A previous version of the regulations required the local school district officials to conduct reviews of all non-public schools in their district every few years. The new regulations provide an exemption from such reviews if they demonstrate compliance through other means. They include: being accredited, being registered, or administering certain assessments to their students. Only schools that refuse to go through any of these pathways to demonstrate compliance will have to be reviewed by the local school district officials.

No, not at all. The law requires all schools to teach basic subjects like English, math, science, and social studies, and the regulations merely reiterate that law. How a school teaches those subjects is entirely up to the school. In fact, even public schools don’t teach the identical curriculum to one another, varying by teaching format, style, content, daily schedules, etc.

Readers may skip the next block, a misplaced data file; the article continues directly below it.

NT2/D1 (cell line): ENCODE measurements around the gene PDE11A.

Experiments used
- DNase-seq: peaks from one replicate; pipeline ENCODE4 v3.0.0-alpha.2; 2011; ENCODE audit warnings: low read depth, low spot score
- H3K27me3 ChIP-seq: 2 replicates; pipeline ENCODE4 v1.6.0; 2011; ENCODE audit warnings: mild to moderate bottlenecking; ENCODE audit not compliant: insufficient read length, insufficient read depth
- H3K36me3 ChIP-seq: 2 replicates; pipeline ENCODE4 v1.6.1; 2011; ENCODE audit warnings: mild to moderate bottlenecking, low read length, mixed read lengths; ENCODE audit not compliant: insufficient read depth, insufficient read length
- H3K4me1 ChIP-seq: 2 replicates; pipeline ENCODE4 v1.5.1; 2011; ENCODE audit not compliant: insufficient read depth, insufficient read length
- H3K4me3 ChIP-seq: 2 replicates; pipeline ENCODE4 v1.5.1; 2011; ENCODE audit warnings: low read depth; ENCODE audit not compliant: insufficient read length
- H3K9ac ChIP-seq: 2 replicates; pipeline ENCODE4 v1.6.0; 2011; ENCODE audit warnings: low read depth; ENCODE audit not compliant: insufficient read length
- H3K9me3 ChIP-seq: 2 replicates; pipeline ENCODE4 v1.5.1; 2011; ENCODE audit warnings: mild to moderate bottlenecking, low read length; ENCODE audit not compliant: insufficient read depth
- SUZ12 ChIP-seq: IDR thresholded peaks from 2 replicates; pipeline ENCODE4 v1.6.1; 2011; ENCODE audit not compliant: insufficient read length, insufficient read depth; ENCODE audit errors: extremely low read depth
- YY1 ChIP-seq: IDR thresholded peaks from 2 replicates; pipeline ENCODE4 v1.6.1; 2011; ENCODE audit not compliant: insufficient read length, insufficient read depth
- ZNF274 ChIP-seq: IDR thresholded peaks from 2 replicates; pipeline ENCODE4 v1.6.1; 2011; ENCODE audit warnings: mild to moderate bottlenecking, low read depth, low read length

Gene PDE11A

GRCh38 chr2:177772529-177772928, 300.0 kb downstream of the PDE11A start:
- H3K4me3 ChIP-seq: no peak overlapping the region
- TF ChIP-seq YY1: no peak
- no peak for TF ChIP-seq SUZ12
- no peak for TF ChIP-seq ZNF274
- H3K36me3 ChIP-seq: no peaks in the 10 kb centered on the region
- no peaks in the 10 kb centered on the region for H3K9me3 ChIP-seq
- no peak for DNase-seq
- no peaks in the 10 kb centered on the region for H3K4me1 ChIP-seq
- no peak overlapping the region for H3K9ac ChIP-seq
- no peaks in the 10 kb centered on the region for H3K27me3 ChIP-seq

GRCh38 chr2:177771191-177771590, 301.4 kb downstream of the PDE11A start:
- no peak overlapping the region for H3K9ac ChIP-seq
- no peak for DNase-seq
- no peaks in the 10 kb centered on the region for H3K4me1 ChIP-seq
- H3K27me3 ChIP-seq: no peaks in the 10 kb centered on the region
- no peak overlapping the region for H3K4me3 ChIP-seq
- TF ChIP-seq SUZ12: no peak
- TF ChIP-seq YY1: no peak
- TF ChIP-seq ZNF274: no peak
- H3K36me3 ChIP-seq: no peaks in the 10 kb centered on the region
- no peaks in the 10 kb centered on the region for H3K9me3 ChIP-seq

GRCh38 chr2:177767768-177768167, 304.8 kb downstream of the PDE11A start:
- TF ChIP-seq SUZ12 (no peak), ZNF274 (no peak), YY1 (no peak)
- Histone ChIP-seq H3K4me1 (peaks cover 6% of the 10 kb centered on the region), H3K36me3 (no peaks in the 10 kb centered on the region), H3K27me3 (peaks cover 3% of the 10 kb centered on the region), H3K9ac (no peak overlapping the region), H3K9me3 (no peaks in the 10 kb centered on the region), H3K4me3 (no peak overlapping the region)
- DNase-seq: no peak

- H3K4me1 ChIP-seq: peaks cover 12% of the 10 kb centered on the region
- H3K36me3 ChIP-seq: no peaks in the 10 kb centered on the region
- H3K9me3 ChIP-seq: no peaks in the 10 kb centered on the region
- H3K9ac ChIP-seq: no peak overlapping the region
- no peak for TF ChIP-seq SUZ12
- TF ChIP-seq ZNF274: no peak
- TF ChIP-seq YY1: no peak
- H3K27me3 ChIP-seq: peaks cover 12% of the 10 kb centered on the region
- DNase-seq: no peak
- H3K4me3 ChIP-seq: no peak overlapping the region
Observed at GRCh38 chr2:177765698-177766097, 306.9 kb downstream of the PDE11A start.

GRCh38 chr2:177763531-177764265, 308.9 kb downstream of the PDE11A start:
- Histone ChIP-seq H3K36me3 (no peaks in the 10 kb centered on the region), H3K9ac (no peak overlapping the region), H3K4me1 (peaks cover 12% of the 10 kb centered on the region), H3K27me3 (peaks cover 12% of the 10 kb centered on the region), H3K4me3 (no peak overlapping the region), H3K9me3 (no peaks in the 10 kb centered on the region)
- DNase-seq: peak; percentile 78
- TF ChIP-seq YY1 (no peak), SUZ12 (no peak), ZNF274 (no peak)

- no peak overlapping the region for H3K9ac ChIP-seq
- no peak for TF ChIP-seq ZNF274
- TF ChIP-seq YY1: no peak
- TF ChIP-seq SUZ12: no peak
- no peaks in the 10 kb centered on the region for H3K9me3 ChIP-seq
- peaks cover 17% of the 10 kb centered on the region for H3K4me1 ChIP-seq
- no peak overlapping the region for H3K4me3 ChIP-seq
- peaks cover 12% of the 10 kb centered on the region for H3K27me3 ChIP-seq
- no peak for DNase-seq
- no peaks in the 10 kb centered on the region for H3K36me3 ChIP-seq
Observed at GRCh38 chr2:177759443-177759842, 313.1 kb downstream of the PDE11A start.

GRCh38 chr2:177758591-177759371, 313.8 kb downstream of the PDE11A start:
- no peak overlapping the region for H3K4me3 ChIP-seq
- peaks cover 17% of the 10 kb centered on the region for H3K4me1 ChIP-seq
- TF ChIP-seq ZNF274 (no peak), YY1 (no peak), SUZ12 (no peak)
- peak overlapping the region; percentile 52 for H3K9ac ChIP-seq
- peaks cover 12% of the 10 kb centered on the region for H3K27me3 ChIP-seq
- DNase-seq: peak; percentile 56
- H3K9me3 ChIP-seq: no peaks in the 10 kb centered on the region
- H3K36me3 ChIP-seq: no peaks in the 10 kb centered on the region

The regulations apply to all New York non-public schools, not solely ultra-Orthodox Yeshivas. The impetus for revising the regulations did begin when a credible complaint, submitted by Yaffed and dozens of Yeshiva graduates and parents, alleged that dozens of ultra-Orthodox Yeshivas failed to provide a basic education.

The ensuing investigation and stalling tactics from Yeshiva leaders exposed major holes in the current enforcement mechanism of “substantial equivalency,” leading state officials to realize that the regulations (which apply to all non-public schools) need to be tightened.

Like many of the claims emanating from ultra-Orthodox media outlets, which are managed by its leaders, this is inaccurate. Truancy laws have existed since the 1890s or earlier, and in 1894, the law made it clear that non-public schools must provide an education that is “at least substantially equivalent” to the education  provided in public schools. The law says that a school that doesn’t offer a basic education isn’t a school, and the children attending it are considered truant. The current regulations did not change this law.